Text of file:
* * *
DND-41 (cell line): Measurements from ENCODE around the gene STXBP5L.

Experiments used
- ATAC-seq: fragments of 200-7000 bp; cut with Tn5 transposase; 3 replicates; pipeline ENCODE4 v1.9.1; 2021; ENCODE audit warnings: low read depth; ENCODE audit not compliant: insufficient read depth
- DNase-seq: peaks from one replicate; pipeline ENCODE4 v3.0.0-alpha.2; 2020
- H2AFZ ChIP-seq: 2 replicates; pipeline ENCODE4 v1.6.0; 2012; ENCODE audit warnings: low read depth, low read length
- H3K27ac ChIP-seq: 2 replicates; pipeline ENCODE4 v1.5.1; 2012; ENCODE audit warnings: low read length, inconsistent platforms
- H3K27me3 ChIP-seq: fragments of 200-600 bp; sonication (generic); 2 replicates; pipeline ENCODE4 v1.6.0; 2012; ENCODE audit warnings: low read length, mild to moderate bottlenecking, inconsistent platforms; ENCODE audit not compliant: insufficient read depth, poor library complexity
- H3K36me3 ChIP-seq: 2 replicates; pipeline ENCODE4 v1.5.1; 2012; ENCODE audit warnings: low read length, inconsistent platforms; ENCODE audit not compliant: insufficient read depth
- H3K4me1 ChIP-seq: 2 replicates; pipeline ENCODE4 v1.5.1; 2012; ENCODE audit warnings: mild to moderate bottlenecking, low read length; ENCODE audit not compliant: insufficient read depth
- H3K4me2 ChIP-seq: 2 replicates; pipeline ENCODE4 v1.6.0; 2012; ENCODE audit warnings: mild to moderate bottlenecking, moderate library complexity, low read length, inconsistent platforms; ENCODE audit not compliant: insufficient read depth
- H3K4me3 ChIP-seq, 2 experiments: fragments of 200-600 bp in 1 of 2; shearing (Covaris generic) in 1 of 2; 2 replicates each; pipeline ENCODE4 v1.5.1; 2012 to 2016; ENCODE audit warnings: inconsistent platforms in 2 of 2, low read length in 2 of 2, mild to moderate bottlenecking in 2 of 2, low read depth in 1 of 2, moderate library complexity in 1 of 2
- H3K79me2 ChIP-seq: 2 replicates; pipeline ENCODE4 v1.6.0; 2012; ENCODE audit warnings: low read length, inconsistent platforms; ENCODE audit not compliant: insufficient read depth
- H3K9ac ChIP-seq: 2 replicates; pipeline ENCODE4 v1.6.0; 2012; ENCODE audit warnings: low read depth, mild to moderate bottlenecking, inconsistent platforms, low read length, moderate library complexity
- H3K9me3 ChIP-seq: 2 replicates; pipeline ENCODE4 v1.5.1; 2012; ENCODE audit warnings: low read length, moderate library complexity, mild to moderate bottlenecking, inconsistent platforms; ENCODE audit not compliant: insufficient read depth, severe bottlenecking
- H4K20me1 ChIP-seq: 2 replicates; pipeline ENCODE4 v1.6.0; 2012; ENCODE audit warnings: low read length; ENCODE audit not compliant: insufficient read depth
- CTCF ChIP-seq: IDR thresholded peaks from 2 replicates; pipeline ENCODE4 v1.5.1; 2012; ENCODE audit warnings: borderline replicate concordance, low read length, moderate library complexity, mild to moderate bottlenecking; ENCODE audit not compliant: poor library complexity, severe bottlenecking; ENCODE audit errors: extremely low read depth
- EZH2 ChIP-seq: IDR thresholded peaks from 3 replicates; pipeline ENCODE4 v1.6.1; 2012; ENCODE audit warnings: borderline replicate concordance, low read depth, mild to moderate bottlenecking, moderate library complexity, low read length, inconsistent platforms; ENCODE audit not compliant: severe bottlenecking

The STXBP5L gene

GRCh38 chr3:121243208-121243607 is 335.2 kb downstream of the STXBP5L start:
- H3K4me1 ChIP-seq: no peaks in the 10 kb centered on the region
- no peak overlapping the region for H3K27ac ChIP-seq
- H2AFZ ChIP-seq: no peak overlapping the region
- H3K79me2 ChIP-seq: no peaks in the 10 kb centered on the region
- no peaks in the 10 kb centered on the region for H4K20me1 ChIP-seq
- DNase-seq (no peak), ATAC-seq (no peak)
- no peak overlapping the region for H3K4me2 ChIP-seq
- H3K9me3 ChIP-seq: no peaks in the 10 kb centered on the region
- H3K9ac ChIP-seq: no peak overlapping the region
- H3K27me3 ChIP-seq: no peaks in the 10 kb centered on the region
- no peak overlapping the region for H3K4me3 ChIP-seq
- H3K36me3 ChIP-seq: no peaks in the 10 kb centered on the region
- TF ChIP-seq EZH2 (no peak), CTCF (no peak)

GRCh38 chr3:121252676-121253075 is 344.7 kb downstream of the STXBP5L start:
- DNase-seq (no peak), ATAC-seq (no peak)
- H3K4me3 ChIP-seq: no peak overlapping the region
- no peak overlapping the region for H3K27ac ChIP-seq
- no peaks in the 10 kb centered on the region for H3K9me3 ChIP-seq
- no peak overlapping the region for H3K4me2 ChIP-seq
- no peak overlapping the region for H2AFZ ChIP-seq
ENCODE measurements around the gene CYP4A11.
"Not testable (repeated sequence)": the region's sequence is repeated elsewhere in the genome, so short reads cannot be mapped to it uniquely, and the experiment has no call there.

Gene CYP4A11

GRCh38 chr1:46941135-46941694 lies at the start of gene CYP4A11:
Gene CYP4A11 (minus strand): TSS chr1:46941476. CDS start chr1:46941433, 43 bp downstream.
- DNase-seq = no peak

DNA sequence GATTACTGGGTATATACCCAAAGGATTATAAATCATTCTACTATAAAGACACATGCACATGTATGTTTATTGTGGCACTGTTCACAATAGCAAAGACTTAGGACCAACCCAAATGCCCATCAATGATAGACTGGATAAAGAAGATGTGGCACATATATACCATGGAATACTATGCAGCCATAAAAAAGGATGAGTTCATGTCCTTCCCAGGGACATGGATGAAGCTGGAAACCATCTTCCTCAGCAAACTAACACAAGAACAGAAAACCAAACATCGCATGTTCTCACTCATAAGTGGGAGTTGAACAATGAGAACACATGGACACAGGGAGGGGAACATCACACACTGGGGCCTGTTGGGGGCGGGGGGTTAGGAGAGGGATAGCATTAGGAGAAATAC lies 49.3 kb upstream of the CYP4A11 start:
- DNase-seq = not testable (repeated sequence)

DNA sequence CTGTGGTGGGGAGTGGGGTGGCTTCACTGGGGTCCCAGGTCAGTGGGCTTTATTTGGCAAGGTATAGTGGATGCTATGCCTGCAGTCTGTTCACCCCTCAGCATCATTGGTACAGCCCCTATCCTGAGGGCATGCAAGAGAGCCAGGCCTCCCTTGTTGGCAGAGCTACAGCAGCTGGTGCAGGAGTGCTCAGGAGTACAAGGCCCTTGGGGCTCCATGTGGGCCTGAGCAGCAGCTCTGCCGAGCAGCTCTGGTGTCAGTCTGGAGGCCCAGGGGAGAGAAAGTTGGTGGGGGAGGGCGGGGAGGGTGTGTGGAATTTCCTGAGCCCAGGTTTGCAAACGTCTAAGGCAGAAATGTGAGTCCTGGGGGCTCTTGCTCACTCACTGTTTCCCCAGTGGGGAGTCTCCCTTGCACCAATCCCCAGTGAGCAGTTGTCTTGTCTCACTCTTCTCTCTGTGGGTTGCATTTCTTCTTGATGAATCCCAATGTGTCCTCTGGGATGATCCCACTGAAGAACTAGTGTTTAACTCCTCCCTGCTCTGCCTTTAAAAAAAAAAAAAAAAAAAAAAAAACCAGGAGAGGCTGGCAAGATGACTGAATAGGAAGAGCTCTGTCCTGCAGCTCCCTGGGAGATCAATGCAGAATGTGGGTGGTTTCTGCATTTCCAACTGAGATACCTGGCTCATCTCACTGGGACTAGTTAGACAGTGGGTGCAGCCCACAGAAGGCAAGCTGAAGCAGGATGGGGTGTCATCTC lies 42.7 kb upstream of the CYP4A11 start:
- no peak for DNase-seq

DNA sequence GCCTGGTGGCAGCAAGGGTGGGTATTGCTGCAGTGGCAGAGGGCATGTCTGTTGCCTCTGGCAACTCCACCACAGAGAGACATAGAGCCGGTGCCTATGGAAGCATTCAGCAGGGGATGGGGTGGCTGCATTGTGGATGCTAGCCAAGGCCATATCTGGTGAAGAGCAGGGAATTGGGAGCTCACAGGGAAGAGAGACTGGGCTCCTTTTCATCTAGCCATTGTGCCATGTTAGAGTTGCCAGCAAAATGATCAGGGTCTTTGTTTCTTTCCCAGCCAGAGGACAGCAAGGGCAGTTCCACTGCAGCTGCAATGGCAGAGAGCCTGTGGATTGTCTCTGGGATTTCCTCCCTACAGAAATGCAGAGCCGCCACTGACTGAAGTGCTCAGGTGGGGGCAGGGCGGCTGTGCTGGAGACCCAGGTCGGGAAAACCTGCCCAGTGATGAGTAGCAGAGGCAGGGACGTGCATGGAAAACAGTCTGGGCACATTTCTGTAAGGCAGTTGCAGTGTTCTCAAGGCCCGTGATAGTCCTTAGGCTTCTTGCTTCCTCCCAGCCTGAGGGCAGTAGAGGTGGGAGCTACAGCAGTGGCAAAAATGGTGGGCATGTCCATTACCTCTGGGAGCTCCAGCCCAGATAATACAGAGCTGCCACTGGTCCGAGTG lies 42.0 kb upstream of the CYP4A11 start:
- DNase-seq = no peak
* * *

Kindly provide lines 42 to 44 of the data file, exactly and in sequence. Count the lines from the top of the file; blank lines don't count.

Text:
Gene CYP4A11

GRCh38 chr1:46941135-46941694 lies at the start of gene CYP4A11:
Gene CYP4A11 (minus strand): TSS chr1:46941476. CDS start chr1:46941433, 43 bp downstream.